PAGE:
• NWA Land Trust

2020 – The What, Why, When and Who of Land Conservation in NWA


Year 2020 has naturally lent itself to a vision theme. Here at the Northwest Arkansas Land Trust, we envision a region committed to conserving land as essential to our vibrant communities and our future. It’s what we focus on each and every day.


We see clearly how NWA is growing, and how many acres of natural land (and the community benefits they provide) are being lost in the process. We see the dots that connect clean water, wildlife habitat, local food and farms, scenic and cultural heritage, and places to enjoy nature to the same urgent call – the need to SAVE LAND.


But what do we save? How do we save it? And who is responsible?


As a region, we lack a clear and cohesive conservation strategy. Highway plans often compete with open space preservation plans; “scenic byways” transect natural landscapes with no plan for protecting the “scenic;” development proposals often advance in direct conflict with greenspace goals; and smaller communities often lack the capacity and resources to adequately address town planning, preserving their rural and historic character. And in communities that have adopted some sort of green network or green infrastructure plan, their vision often lacks the teeth, incentive or process necessary to adequately implement.


Elected officials, under pressure in a rapidly growing region with competing priorities and strong influences, may believe conservation is a secondary priority at best, or will be handled by the private sector or the state. With the population of Benton and Washington counties alone growing by almost 34 new residents per day, the built environment (however short-sighted) frequently trumps nature.


We can also see clearly, however, that the return on investment for conservation makes smart business sense. Land conservation is a critical component of smart growth. The cost benefit of land conservation is well documented. (For a comprehensive list of studies, visit https://conservationtools.org/guides/94-economic-benefits-of-land-conservation.) The bottom line is, dollars spent saving natural land reduces water treatment and energy costs, protects against flood damage, increases property values, brings in tourism and outdoor recreation dollars, and promotes health and wellness (reducing medical expenses) – the ROI can be expressed in terms of many multiples.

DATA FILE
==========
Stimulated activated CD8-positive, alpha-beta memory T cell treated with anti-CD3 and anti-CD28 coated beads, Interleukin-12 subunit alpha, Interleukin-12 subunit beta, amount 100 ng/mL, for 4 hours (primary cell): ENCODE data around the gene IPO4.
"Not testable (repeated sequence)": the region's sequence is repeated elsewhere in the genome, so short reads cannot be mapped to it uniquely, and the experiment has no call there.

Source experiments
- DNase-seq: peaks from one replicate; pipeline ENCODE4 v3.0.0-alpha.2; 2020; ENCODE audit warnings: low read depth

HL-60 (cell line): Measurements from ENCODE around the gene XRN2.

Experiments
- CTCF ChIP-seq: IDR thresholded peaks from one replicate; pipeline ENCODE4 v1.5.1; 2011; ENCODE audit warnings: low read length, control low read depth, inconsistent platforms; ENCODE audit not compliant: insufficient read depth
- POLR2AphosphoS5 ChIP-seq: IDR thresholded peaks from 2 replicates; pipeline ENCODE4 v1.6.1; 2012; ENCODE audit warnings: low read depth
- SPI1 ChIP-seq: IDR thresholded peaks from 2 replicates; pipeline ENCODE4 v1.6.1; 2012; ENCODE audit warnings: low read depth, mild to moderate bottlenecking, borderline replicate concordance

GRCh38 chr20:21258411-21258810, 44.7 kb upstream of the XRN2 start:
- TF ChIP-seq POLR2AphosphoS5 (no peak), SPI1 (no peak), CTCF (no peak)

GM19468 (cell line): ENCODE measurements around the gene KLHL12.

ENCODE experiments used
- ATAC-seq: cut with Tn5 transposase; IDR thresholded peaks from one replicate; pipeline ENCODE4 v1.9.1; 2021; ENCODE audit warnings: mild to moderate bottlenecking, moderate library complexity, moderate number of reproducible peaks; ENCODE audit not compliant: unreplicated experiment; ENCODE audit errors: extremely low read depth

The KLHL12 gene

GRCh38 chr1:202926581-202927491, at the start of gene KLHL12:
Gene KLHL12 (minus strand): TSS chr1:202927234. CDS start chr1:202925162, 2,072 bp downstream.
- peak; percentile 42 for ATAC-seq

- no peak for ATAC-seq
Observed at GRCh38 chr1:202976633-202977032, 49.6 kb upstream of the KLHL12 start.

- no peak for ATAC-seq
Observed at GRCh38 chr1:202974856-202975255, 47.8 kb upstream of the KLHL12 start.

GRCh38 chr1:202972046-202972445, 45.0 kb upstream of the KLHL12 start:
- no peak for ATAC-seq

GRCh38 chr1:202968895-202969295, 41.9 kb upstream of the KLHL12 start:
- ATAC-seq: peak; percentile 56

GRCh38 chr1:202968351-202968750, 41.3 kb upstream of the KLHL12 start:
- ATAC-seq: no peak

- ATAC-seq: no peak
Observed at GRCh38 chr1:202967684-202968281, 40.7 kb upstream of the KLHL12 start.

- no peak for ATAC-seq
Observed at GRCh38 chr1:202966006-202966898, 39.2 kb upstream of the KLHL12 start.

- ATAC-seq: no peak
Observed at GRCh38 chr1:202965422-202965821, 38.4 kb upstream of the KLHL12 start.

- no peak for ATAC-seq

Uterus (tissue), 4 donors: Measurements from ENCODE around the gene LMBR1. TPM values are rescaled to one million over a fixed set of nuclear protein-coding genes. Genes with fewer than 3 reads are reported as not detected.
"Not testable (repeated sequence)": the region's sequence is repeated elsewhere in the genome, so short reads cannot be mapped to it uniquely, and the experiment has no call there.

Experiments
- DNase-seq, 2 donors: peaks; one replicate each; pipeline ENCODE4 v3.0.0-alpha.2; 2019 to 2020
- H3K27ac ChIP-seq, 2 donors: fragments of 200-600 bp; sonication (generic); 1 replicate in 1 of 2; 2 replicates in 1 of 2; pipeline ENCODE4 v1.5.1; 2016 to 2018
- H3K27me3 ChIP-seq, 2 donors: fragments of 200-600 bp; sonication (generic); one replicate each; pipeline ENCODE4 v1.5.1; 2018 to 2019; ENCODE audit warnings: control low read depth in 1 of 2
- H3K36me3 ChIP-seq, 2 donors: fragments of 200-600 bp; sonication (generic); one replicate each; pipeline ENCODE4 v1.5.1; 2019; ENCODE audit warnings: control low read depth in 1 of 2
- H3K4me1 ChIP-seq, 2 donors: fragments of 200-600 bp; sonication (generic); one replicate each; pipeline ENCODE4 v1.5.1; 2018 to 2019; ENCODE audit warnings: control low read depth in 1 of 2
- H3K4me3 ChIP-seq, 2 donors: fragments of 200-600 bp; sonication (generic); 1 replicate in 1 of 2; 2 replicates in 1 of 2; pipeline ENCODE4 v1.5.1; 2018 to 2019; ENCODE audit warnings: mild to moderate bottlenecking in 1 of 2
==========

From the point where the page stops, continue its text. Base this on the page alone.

So why aren’t the leaders of our region more serious and proactive about conservation? Why do so many of the values and efforts touted by our dynamic region tie directly to the land, yet take no measures to adequately preserve it? And how do we go about tackling this complex problem?


Sometimes it helps to take a What, Why, When and Who/How approach to complex problems….


WHAT: We need a strong and cohesive conservation vision, led through a regional lens, to create and ensure a future that we can all be proud of. We need elected leaders and influencers to take a tough stance on protecting our natural assets. We need decision-makers who plan for and invest in our natural areas just as they plan for and invest in our built environment. We need to understand where to build, and what to set aside. We need to ask ourselves, from an individual property level, to municipal, county and regional level – “how will this project/plan/proposal impact ,,, ?” – and adjust accordingly.


WHY: At the land trust, our essential “why” is boiled down to our belief that land is essential to all life (and quality of life). Yet in the absence of awareness, serious planning and strong leadership, urban development will continue to occur haphazardly and unabated, water quality will be degraded, wildlife habitat fragmented (or eliminated altogether), species will continue to decline, prime farmland soil will be covered in subdivisions, and the impacts of climate change will be exacerbated. The “why” is both existential and practical.